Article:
Donald Trump and Republican States (Photo illustration by Salon/Getty Images)

Trump thinks he gets to be president of just the Republican states: But they're a total mess

What do the poorest and least educated states in the nation have in common? Take a wild guess, Mr. President



Bob Cesca
September 15, 2020 12:00PM (UTC)

Editor's Note: A previous version of this story erroneously listed Nevada as the top reciepent of federal funds. New Mexico is the most federally dependent state.

Donald Trump appears to be seceding from the Union, which is bizarre given his status as the president of it. Make no mistake: Trump appears to be deliberately marginalizing himself by repeatedly insisting that he's not responsible for certain states and cities, despite technically being the president of the entire United States.

We've all heard him say it. On topics ranging from poverty to crime to COVID-19, Trump never hesitates to defer all the blame for whatever onto state and local Democrats rather than acknowledging that he's supposed to be the president of those cities and states, too.

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Earlier this year, for example, Trump tweeted, "The homeless situation in Los Angeles, San Francisco, and many other Democrat Party run cities throughout the Nation is a state and local problem, not a federal problem." Trump, of course, is the president of those cities, and has been for nearly four years. Has he proposed any national solutions to the homelessness problem? Nope. He's simply seceding himself from those cities.

On Sept. 3, Trump tweeted, "Governor Andrew Cuomo of New York has the worst record on death and China Virus. 11,000 people alone died in Nursing Homes because of his incompetence!" Trump apparently doesn't realize he's the president of New York as well. Bob Woodward, by the way, confirmed that Trump's much-hyped travel restriction against China prompted tens of thousands of travelers simply to return from China to the U.S., by way of Europe, through New York's JFK airport, sparking the massive New York infection rate early in the pandemic. Turns out, that was the president's doing. We'll circle back to the pandemic presently.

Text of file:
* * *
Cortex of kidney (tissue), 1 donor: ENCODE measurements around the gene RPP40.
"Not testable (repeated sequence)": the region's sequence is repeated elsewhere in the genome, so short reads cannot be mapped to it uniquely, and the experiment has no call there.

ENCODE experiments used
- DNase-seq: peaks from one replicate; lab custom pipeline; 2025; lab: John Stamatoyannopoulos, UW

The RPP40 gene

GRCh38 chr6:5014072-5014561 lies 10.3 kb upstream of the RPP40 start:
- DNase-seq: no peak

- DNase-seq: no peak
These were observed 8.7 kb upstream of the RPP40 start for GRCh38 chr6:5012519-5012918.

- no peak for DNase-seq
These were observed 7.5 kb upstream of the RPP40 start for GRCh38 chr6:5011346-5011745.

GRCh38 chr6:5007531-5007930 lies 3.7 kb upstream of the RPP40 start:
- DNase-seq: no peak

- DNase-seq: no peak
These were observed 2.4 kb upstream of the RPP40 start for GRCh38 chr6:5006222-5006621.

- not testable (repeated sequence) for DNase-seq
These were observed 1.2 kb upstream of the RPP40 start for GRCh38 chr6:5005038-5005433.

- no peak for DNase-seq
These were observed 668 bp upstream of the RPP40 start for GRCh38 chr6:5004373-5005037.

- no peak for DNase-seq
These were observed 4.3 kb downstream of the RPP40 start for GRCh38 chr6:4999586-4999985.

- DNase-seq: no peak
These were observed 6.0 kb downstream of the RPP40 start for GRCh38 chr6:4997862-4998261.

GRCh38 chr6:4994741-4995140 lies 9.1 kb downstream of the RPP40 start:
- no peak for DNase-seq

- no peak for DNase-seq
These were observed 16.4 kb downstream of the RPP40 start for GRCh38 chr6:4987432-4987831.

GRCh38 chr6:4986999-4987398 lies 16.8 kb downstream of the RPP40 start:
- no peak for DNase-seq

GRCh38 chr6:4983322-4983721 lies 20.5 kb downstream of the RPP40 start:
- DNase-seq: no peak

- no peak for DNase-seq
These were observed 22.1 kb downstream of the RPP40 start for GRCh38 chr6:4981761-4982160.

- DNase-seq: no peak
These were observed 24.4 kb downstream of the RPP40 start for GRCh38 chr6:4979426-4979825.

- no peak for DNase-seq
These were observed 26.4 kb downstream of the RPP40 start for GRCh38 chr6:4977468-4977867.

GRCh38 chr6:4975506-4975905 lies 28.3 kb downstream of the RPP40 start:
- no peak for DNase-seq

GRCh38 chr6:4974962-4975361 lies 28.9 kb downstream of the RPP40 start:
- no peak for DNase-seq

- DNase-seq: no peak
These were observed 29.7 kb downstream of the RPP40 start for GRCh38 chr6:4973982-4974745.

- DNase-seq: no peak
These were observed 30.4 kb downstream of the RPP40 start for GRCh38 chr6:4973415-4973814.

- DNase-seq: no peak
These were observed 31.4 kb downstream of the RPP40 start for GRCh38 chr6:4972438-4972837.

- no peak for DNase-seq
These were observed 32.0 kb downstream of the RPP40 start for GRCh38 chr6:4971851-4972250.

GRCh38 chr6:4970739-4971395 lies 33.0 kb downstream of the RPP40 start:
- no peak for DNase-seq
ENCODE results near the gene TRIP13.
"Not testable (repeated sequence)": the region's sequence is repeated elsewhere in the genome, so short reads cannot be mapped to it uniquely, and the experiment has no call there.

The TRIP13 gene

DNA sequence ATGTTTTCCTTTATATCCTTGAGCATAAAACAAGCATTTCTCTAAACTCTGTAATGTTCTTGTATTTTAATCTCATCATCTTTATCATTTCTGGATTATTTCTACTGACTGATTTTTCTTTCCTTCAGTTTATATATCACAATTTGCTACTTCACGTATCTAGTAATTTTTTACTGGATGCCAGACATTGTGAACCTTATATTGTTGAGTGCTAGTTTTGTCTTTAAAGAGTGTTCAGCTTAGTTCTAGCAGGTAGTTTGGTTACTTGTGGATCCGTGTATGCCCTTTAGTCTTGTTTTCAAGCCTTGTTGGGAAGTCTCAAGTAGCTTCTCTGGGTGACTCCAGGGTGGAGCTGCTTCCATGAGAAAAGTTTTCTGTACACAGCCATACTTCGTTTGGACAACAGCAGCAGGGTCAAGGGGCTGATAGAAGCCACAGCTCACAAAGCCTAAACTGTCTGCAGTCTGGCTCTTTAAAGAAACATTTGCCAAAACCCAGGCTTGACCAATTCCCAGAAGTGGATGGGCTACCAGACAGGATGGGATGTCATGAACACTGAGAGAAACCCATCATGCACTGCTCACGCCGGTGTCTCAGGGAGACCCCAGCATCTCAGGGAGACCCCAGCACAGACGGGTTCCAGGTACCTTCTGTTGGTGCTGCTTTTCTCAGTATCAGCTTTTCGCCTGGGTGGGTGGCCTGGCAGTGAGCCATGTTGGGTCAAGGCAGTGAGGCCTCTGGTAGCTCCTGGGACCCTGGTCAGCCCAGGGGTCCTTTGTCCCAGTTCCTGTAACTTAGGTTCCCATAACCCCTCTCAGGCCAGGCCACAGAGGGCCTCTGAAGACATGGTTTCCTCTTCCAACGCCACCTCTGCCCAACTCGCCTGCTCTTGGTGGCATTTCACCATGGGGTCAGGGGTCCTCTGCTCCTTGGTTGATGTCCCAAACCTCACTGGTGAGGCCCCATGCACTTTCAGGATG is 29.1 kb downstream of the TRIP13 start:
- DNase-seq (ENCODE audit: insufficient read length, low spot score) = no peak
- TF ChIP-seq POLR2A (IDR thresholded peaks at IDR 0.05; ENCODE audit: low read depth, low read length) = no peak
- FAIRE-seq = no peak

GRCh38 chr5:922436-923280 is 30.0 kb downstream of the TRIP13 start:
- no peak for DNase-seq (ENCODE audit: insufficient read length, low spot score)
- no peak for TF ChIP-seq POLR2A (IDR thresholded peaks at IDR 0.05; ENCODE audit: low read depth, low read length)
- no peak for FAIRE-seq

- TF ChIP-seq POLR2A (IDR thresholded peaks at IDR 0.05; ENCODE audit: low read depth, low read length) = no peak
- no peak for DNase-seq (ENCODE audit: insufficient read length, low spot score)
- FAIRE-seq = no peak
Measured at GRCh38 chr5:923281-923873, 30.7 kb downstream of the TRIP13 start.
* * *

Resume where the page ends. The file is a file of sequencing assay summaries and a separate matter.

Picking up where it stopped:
Meanwhile, on Monday morning, Trump tweeted the following whiny lament: "Our people have all left Drudge. He is a confused MESS, has no clue what happened." Note the use of the phrase "our people." Trump's people are, technically, all Americans, but once again he appears to only give a rip about the people who support him.

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Over the weekend, Trump visited Las Vegas, where he told reporters, "And by the way, every city that's in trouble, every state. You look, Democrats, liberal Democrats — they've run them into the ground, every city." Here's our refrain again: He's the president of all those cities and states. 

Again, Trump clearly blurted that "every state" in trouble is run by "liberal Democrats." So let's take a look at which states are, in real life, doing the worst. But first, to be abundantly clear about all this: Issues like education, crime and poverty are always considerably more complicated than the party affiliations of the various mayors, city councils, governors and legislatures that control those places can possibly explain. But since we're playing Trump's leadership-cherrypicking game, we'll play by his rules for the sake of argument.